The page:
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Global Markets Rally as US Announces Deal to Avoid Fiscal Cliff

By Joao Peixe | Wed, 02 January 2013 22:36 | 0

The New Year has passed and with it the fiscal cliff, and miraculously, despite all of the fear mongering and warnings of economic doom, the US is still standing.

This is due, quite obviously, to the fact that on Tuesday US lawmakers managed to approve a last minute scheme to prevent the huge tax increases and delay spending cuts which it had been predicted would have pushed the economy off the ‘fiscal cliff’ and into recession.

Shane Oliver, a strategist from AMP Capital, said, “this is great news for global growth and explains why shares and other growth-related assets are up strongly today.”

After the announcement was made the global market rallied on Wednesday, with shares and commodities rising quickly, whilst the dollar and government bonds fell; European and Asian markets also rallied with the news.

Reuters reported that, “London’s FTSE, Frankfurt's DAX, and CAC 40 in Paris were up between 2.1 and 2.4 percent and still climbing by 1330 GMT.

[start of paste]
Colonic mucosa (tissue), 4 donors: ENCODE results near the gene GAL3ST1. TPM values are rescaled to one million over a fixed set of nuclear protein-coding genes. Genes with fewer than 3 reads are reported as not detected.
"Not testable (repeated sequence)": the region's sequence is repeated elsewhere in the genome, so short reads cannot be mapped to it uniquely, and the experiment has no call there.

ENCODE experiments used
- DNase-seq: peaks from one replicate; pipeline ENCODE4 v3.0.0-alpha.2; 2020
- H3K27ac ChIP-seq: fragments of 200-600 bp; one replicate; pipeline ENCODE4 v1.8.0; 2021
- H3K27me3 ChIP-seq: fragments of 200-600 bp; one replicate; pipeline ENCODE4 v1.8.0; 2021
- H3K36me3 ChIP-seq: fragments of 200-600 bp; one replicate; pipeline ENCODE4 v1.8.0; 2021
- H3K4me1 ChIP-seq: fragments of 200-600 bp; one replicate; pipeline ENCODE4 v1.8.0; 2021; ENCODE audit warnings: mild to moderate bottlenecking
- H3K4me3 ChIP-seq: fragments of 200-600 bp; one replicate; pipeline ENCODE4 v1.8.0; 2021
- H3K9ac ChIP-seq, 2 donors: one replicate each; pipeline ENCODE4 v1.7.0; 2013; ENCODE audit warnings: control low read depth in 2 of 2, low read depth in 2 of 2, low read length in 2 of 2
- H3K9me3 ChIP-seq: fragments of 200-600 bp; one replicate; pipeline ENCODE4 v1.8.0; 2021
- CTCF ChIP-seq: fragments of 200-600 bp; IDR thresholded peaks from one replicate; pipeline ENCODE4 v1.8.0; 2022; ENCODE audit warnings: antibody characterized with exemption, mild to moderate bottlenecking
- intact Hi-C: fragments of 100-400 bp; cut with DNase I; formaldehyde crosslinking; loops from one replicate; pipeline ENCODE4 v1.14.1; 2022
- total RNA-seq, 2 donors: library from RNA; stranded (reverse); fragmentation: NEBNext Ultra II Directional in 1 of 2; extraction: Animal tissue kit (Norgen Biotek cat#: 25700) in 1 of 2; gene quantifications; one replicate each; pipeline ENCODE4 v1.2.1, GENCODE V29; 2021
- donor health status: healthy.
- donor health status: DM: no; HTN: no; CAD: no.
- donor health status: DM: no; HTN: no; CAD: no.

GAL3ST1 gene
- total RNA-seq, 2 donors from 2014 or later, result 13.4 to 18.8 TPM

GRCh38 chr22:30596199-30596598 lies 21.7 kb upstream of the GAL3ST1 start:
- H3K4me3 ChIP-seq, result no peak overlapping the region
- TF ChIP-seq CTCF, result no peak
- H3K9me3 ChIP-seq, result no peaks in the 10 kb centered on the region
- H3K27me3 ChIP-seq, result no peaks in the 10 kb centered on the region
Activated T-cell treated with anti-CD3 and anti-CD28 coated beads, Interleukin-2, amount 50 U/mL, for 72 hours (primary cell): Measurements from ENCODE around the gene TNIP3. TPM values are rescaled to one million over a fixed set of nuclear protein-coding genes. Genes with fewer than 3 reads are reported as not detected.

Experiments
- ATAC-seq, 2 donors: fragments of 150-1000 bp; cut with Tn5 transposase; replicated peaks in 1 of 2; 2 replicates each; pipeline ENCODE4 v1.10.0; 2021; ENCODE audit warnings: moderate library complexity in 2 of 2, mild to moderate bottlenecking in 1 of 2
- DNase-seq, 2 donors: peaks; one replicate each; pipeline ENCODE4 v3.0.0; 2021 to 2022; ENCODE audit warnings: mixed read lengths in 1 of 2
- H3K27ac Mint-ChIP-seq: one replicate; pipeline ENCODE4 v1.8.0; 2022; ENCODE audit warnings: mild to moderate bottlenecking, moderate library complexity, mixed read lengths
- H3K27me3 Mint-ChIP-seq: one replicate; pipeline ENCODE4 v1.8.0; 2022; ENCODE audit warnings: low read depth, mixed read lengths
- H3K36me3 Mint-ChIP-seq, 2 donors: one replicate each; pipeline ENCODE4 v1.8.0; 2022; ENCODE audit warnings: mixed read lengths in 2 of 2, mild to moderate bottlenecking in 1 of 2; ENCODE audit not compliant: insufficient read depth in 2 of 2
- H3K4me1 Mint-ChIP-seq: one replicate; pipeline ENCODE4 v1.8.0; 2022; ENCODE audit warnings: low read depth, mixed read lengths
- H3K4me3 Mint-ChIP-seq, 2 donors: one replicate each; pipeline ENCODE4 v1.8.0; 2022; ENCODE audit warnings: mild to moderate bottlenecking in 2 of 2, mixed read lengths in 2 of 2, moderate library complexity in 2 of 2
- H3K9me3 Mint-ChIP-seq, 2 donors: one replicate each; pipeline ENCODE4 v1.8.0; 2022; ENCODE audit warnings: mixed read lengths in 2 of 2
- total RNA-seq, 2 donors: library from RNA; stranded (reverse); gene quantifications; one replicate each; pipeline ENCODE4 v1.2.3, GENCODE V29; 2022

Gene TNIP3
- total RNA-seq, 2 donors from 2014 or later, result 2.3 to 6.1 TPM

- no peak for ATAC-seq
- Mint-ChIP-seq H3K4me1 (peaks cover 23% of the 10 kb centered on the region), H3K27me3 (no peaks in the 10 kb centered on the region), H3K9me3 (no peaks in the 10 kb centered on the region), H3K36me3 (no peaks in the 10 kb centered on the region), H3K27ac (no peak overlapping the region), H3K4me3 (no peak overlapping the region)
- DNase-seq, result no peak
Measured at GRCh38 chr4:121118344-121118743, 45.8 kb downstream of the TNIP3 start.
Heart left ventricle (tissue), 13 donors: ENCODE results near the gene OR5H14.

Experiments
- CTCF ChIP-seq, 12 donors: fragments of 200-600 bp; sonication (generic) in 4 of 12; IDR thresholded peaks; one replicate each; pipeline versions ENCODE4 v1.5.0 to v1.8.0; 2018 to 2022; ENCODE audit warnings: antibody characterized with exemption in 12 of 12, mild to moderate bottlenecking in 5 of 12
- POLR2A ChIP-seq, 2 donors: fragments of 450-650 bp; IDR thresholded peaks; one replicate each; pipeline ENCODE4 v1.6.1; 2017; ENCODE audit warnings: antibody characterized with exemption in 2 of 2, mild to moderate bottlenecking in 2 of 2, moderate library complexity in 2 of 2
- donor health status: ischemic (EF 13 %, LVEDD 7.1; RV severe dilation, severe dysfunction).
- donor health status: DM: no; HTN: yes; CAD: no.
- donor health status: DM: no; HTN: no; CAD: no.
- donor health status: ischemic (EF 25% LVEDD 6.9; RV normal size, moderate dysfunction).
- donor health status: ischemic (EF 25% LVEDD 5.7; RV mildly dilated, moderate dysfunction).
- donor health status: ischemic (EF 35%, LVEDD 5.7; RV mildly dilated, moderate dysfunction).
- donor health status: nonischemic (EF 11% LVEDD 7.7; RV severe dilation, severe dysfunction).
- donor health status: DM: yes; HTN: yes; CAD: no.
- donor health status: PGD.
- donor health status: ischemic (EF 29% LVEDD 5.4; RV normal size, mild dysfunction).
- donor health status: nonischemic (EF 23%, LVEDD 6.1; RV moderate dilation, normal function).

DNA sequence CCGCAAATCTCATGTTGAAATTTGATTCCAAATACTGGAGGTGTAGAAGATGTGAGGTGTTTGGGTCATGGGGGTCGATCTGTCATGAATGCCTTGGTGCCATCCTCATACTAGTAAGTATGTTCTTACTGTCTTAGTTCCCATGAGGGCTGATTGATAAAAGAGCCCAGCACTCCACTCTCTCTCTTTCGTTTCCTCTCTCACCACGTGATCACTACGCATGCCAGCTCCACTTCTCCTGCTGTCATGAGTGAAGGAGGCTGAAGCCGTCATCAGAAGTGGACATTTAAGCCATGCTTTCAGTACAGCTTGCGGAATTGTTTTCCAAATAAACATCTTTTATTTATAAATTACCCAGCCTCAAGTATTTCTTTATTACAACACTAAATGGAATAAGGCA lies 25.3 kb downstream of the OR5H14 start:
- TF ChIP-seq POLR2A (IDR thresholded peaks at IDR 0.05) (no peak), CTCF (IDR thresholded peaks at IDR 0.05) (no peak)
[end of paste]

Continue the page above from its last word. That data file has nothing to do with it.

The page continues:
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The rises pushed the pan-European FTSEurofirst 300 up 1.9 percent and the MSCI world index up 1 percent, leaving it just below a 1-1/2 year high.”

Traditionally risky assets rose, with oil up one percent to $112, gold up by $11 an ounce, and copper up more than two percent. The Euro also rose, now at $1.33 to the dollar, whereas the dollar fell by 0.5 percent against most currencies. Traditionally the dollar strengthens when markets are considered risky, and fall when tensions fall.

Economists still warn investors to remain wary, remarking that the deal is not as far-reaching as was hoped. Yes the immediate danger of the high taxes has been avoided, but the $109 billion spending cuts have only been delayed by two months whilst congress looks for a more permanent solution.

Mouhammed Choukeir, Chief Investment Officer at fund manager Kleinwort Benson, stated that “it’s not really much of a deal. They are simply kicking the can down the road.”

By. Joao Peixe of Oilprice.com

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